Tom C. Clark:

Just that beginning with 10-676, is that right?

Frederick M. Rowe:

He could have said beginning with 10, 7 — 676, I would like you to or the sentence is to run in the numerical order just like the indictments are run numerically and that the next one as to begin when the last one leaves off.

And that he did not do and that the petitioner in effect had to figure out from himself and it is something which the clerk in preparing the form in effect also had to figure out for himself —

Tom C. Clark:

You mean that you object to the word consecutive?

Frederick M. Rowe:

No sir I believe the word consecutive conveys part of the meaning but certainly it’s only part of it and not the whole.

The whole should be consecutive, yes, but consecutive to what.

Consecutive two after one or three after two, or maybe two after five, because there can be reasons why a judge wouldn’t want a particular sentence regardless of what the numbers on the indictment were to run first or to run last for reasons that are within his discretion and for reasons that are on his own.

Potter Stewart:

Mr. Rowe, under your theory in order to be entirely safe, a trial judge would probably, he will advise to write this out at the bench for mere reading.

Frederick M. Rowe:

I think, Mr. Justice Stewart that that would certainly be good and careful practice because —

Potter Stewart:

Because if he did that, that would take any benefit away from the allocution which I mentioned in the — this morning’s Green case or in fact they’re getting benefit away from anything happens to sentencing procedures.

He made up his mind in advance.

Frederick M. Rowe:

Well he could prepare notes which he could follow and certainly give the defendant his right to speak up because the Green case, of course, concerned in not the judge’s allocution but the defendant’s allocution.

And so the judge could draft an outline which he could revise in the of course of the open court proceeding, but use that written graph as a guide to his oral pronouncement rather than in effect as the judge did in Number 180, if I may use the word, ramble on.

Potter Stewart:

Well he began revising it and he’d certainly be in danger of rambling on too, wouldn’t he?

Charles E. Whittaker:

Isn’t it also a proof that as in this very case, when this Judge got on the bench he never heard (Inaudible) this case has followed an indictment to this (Inaudible) some indictments and information, some most of which were involved multiple counts.

Now he’s got to sentence him at that time or hold (Inaudible) while he figures out what he’s got to do with it, doesn’t he?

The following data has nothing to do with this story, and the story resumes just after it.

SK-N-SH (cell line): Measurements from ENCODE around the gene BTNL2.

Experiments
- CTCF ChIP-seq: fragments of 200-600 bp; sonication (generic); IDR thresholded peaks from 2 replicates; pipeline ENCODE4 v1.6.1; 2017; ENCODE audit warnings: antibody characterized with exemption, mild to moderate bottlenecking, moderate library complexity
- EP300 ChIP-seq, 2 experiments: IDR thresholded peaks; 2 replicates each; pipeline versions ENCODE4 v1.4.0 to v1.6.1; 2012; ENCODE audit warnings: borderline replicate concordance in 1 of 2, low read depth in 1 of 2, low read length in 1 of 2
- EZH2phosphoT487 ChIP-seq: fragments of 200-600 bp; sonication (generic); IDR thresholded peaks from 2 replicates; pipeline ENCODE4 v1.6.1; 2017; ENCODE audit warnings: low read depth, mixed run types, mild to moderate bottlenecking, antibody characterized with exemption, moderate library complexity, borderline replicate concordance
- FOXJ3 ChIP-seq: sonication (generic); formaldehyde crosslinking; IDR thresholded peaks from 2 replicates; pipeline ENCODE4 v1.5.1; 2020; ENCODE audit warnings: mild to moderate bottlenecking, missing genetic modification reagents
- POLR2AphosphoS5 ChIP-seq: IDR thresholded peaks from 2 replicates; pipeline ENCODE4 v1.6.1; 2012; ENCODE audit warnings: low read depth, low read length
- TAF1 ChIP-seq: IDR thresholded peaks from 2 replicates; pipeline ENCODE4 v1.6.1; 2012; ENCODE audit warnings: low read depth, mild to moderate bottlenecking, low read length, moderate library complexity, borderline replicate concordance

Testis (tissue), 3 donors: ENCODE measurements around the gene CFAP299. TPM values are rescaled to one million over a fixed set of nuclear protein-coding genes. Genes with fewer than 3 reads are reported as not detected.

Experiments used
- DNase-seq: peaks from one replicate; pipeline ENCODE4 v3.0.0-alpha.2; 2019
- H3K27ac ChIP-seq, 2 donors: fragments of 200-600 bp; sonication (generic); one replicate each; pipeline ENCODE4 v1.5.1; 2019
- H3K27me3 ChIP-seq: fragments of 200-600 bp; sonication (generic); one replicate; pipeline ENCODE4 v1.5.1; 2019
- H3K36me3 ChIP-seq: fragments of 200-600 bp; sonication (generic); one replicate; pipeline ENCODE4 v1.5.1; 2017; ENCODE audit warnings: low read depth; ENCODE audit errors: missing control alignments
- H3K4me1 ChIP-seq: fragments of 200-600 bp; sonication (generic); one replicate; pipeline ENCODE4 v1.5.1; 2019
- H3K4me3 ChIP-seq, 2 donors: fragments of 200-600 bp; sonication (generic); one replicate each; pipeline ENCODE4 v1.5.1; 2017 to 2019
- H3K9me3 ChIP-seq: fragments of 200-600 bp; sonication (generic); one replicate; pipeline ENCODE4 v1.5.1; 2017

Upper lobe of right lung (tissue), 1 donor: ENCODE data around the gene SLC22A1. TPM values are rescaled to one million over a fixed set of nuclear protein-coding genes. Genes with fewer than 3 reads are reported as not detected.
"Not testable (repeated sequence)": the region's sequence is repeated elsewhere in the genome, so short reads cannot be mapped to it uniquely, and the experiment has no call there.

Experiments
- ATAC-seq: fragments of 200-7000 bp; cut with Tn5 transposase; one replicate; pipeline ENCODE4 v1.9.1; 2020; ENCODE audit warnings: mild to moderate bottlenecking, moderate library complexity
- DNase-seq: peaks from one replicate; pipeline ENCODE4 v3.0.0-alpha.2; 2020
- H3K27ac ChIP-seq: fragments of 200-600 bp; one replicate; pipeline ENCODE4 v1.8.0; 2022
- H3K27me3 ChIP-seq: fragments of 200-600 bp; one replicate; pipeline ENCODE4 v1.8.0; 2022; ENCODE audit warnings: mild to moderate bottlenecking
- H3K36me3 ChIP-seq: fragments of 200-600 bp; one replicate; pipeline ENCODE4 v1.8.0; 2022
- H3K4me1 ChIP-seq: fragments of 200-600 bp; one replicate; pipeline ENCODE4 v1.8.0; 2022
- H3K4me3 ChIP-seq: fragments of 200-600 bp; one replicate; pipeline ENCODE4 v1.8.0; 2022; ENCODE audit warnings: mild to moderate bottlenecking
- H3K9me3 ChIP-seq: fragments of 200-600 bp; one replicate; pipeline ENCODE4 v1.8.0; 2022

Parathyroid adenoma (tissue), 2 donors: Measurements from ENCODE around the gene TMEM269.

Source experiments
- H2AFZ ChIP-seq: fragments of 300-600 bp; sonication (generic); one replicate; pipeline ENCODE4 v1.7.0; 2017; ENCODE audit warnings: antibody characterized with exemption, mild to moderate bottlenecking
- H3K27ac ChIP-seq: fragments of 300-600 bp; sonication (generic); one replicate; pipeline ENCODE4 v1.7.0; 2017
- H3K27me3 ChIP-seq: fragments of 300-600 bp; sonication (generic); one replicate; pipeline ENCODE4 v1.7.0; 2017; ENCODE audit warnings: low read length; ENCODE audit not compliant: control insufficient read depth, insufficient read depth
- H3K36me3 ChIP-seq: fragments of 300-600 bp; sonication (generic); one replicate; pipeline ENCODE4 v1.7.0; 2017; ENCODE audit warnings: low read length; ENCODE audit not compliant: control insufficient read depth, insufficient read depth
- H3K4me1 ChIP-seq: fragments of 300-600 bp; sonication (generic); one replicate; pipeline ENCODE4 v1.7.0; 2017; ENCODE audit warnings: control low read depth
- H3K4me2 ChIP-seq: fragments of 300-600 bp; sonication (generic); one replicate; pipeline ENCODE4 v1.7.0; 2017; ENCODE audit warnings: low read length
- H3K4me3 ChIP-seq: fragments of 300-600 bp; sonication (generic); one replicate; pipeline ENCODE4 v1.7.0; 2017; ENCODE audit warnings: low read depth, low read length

Frederick M. Rowe:

Well I — Mr. Justice Whittaker cannot tell from this record just what the claims the judge may have had with the case previously.

Frederick M. Rowe:

It maybe that this is the first time he saw the case and the defendant, but nevertheless, what we come down to ultimately is really how careful must the judge be in imposing sentence.

Maybe and now that the issue is before this Court, really this Court’s pronouncement will determine which way it goes.

Will it be in the direction of requiring greater specificity and greater care by the District Judge or will this Court’s sanction, if it should sanction the judgment below, give greater leeway or give greater authority to the District Judges to more or less be on their own.

And so we appeal to this Court’s supervisory jurisdiction in elevating, in raising the standards of criminal procedure as one of the basic grounds on which we would urge that the judgments below be reversed and I would like to reserve my time for rebuttal if I may.

Earl Warren:

Mr. Greene.

Harold H. Greene:

Mr. Chief Justice, may it please the Court.

Several things should be kept in mind initially.

In the first place, it’s clear beyond any doubt that the Court here said in both cases, said and meant and intended and everyone understood that the sentences were to be consecutive.

There’s no question about that at all.

In the Payne case, the Court stated “and all the different indictments will be consecutive.”

We computed the number of years that would — the defendant would have to serve and it’s clear that indicated that the sentences would be consecutive because the longest individual sentence was two years and the sentence was here computed at 12 and in one instance 13 or 14 years.

In the Young case similarly the Court said, “It’s the order of this Court that these sentences be served consecutively, which means to you Mr. Young a total sentence of 25 years and for you Mrs. Young a total sentence of 20 years.”

Now on the second place, Mr. Rowe has alluded to the fact that the Court made an error in addition, he at one time talked about the total sentence being 12 years or 13 years for the clerk said 14 years.

I think for the purpose of this case that’s irrelevant because no one is trying to keep the petitioner beyond 12 years.

The Bureau of Prisons has informed the Court of Appeals that the sentence has been construed to be 12 years.

He’s only served two years and 10 months.

So that the mathematical error is, I think, has nothing to do with the issues that are present in this case.

Now it’s clear from all of this that if the lower courts ought to be reversed here, it would not be because, as a matter of fact, the courts intended or said to everyone understood these sentences to be concurrent, clearly neither courts did that.